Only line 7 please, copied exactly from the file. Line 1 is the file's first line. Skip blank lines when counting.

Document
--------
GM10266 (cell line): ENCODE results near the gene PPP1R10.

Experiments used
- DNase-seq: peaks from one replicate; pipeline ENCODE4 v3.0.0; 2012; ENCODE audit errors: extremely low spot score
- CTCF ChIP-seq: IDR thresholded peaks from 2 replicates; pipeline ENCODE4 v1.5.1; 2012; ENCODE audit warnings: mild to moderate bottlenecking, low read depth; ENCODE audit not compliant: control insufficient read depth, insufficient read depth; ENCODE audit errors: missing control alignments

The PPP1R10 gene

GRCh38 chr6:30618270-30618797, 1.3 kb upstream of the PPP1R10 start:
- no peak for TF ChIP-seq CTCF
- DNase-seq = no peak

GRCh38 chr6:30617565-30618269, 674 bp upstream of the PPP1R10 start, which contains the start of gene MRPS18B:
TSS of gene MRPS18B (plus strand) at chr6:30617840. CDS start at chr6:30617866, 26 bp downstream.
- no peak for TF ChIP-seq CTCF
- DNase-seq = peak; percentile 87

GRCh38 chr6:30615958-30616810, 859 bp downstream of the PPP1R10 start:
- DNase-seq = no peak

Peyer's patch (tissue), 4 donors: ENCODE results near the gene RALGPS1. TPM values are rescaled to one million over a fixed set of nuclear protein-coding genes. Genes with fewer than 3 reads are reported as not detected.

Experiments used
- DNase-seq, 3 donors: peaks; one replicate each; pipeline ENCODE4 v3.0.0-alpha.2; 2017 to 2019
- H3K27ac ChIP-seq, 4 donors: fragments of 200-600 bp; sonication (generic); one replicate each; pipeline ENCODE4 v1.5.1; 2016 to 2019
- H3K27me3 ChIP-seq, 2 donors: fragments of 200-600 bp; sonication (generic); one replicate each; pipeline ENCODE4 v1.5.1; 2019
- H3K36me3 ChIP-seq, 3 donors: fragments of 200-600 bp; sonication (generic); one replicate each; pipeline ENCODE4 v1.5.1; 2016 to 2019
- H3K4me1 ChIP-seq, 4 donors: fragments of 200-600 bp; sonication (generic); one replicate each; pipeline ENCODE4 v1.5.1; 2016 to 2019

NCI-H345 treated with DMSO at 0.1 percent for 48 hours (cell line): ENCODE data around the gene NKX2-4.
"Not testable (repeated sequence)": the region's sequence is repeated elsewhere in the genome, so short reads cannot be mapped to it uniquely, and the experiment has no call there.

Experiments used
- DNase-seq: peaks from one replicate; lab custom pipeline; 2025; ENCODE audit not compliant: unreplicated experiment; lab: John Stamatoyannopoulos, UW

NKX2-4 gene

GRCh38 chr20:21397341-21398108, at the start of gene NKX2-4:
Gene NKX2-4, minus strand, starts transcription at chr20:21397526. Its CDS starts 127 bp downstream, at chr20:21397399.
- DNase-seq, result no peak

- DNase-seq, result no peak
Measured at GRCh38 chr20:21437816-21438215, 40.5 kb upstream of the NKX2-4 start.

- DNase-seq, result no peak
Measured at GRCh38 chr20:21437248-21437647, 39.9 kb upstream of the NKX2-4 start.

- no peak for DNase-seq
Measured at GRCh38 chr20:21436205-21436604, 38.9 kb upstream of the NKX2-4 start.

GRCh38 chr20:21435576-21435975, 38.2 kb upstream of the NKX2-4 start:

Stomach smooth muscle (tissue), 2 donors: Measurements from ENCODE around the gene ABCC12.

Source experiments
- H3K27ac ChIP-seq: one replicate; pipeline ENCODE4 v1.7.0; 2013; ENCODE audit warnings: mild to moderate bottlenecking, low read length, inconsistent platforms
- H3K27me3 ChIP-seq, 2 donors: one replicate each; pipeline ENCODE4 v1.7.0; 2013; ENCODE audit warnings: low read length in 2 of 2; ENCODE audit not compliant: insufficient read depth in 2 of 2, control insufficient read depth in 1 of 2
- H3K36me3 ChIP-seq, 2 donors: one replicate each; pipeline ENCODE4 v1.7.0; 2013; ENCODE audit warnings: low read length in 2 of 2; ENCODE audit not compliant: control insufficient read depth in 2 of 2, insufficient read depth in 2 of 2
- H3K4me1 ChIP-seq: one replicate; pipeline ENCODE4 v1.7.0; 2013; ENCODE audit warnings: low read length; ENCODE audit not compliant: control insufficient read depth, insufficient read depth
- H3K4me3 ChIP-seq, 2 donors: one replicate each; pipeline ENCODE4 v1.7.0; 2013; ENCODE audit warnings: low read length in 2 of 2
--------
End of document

- no peak for TF ChIP-seq CTCF